Evans pled guilty, was sentenced, and is currently incarcerated as a result of the arrest and prosecution he now challenges. A money judgment in Evans' favor on his Section 1983 false arrest and ineffective assistance of counsel claims would necessarily imply the invalidity of the his criminal conviction and sentence. Evans conviction and sentence have not been reversed or otherwise declared invalid. Accordingly, to the extent that it is possible to raise a Section 1983 ineffective assistance of counsel claim, that cause, as well as Evans' Section 1983 false arrest claim are barred by Heck v. Humphrey, 512 U.S. 477, 114 S.Ct. 2364, 129 L.Ed.2d 383. Devane's motion for summary judgment in regard to those claims is granted.

The County and police defendants did not join in Devane's motion. However, the Court may court may dismiss a claim sua sponte when the action is frivolous. See Fitzgerald v. First East Seventh Street Tenants Corp., 221 F.3d 362, 363 (2d Cir. 2000) (holding that district courts may dismiss frivolous complaint sua sponte even when the plaintiff has paid the required filing fee). A claim "is frivolous where it lacks an arguable basis either in law or in fact." Neitzke v. Williams, 490 U.S. 319, 325, 109 S.Ct. 1827, 104 L.Ed.2d 338 (1989). Evans' Section 1983 claims for false arrest and ineffective assistance of counsel are not cognizable under Heck v. Humphrey, 512 U.S. 477, 114 S.Ct. 2364, 129 L.Ed.2d 383. As such, the claims lack basis in law, and the Court sua sponte dismisses them as against the County and police defendants. See Fitzgerald, 221 F.3d at 363; Neitzke, 490 U.S. at 325, 109 S.Ct. 1827.

C. The Motion by the County Defendants to Dismiss the Complaint

The County defendants move to dismiss the complaint pursuant to Rule 12(b)(6) on the grounds that: (1) it does not meet the requirements of notice pleading pursuant to Rule 8(a); and (2) Evans failed to exhaust his administrative remedies pursuant to the Prisoner Litigation Reform Act ("PLRA"). The papers submitted by the County defendants refer only to Evans' allegations regarding his treatment in the Nassau County Correctional Facility. As noted above, Evans alleges that the Nassau County Correctional Facility has unruly and abusive guards, bad living conditions, nurses with bad attitudes, incompetent administration, cells that smell of urine, and poor means of transporting its prisoners to and from court. Evans also alleges that the Nassau County Jail Medical Department distributes HIV medication every nine hours; whereas, he should be receiving the medication every eight hours.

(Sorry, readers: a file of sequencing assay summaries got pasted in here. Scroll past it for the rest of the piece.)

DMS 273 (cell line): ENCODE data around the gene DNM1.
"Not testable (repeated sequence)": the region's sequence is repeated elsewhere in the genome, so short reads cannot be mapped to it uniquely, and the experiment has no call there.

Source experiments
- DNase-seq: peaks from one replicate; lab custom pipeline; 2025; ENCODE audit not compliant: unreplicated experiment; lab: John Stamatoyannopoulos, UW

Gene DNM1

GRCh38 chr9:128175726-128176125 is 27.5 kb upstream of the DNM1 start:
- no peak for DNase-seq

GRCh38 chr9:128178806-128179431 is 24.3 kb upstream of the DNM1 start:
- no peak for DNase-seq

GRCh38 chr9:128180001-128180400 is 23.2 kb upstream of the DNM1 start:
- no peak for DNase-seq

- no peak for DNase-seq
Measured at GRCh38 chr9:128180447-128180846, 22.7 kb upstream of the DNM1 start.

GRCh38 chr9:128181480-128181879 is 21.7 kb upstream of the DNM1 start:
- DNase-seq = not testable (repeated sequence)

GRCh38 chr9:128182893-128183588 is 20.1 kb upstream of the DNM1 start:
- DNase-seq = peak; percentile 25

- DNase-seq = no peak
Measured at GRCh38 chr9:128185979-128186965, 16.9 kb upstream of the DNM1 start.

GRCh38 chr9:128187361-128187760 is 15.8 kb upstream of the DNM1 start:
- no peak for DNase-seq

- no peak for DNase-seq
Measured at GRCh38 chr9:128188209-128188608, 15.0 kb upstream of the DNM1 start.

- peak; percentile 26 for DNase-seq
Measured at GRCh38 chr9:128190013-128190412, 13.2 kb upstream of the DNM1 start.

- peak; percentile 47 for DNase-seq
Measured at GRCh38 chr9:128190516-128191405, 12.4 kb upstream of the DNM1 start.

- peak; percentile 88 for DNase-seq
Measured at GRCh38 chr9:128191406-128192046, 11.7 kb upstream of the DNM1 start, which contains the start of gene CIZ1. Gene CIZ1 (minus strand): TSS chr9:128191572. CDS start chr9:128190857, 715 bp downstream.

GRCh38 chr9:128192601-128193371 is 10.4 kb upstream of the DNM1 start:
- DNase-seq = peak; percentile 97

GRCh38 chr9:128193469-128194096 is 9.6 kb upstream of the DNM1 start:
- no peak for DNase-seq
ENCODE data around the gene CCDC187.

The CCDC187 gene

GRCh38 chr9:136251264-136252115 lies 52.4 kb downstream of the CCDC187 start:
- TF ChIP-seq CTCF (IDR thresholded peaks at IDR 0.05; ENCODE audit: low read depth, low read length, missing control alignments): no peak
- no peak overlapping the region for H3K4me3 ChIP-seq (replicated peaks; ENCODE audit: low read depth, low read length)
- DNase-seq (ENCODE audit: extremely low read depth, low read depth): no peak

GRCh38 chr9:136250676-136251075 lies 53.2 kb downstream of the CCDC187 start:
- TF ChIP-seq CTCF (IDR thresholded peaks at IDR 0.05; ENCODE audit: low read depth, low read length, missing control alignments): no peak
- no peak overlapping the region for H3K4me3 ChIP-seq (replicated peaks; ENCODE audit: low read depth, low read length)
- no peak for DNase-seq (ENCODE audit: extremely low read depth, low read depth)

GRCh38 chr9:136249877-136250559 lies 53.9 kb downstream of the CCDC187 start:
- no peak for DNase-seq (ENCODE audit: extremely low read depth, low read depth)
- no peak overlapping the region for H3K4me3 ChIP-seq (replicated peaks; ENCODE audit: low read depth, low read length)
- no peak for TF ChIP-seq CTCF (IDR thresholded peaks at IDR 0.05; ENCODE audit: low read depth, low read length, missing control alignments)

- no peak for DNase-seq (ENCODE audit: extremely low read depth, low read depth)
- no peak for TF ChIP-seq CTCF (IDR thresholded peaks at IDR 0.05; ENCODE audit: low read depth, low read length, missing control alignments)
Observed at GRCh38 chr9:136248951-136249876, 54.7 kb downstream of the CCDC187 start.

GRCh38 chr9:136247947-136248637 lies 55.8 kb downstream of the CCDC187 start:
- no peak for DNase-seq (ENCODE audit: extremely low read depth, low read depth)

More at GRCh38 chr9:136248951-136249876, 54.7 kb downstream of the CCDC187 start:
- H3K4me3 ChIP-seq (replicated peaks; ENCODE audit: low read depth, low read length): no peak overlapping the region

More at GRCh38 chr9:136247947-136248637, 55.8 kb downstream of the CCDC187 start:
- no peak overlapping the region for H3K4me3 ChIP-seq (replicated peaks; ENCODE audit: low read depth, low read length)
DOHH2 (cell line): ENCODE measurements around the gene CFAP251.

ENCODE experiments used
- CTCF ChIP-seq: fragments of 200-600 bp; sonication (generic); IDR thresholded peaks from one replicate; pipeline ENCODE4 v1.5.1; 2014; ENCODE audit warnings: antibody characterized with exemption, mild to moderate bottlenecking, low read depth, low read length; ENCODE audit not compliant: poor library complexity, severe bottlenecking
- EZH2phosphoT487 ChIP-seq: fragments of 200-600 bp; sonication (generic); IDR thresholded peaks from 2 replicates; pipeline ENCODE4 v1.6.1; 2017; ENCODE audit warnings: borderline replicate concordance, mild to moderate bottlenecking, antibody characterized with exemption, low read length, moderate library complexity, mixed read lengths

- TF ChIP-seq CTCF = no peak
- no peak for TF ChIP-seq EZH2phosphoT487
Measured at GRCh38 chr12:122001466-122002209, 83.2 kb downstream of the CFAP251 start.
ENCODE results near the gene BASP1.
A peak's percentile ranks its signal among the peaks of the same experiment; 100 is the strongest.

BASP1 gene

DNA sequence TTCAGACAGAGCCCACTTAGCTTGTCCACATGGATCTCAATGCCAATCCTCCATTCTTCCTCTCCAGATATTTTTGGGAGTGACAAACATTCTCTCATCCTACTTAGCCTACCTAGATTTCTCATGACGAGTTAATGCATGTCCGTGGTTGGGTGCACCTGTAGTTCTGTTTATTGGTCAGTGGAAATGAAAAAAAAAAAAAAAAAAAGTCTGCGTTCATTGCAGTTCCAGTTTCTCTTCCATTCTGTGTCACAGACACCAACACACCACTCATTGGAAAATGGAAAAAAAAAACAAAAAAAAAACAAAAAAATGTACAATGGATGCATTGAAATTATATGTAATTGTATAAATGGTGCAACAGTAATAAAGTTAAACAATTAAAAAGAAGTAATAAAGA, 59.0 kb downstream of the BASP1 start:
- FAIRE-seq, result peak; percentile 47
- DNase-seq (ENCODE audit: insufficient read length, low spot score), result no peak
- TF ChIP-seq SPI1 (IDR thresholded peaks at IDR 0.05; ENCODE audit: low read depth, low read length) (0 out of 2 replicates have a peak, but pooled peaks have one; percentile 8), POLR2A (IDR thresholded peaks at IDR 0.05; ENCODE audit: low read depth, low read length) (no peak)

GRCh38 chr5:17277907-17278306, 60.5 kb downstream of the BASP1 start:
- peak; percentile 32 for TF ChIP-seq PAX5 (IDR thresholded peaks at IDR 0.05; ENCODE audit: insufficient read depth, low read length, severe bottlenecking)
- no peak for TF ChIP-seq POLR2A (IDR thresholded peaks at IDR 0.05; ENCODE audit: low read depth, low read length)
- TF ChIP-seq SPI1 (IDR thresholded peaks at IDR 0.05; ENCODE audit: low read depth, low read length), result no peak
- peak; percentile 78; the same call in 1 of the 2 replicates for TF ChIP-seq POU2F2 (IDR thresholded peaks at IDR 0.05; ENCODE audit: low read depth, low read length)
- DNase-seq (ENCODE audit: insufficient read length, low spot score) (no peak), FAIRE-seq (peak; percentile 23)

On a motion to dismiss for failure to state a claim, the Court should dismiss the complaint pursuant to Rule 12(b)(6) if it appears beyond doubt that the plaintiff can prove no set of facts in support of his complaint which would entitle him to relief. See King v. Simpson, 189 F.3d 284, 286 (2d Cir. 1999); Bernheim v. Litt, 79 F.3d 318, 321 (2d Cir. 1996). The Court must accept all factual allegations in the complaint as true and draw all reasonable inferences in favor of the plaintiff. See Koppel v. 4987 Corp., 167 F.3d 125, 127 (2d Cir. 1999); Jaghory v. New York State Dep't of Educ., 131 F.3d 326, 329 (2d Cir. 1997). The issue to consider is not whether a plaintiff will ultimately prevail but whether the claimant is entitled to offer evidence to support the claims. See Villager Pond, Inc. v. Town of Darien, 56 F.3d 375, 378 (2d Cir. 1995). The Court must confine its consideration "to facts stated on the face of the complaint, in documents appended to the complaint or incorporated in the complaint by reference, and to matters of which judicial notice may be taken." Leonard F. v. Israel Discount Bank of N.Y., 199 F.3d 99, 107 (2d Cir. 1999); Hayden v. County of Nassau, 180 F.3d 42, 54 (2d Cir. 1999).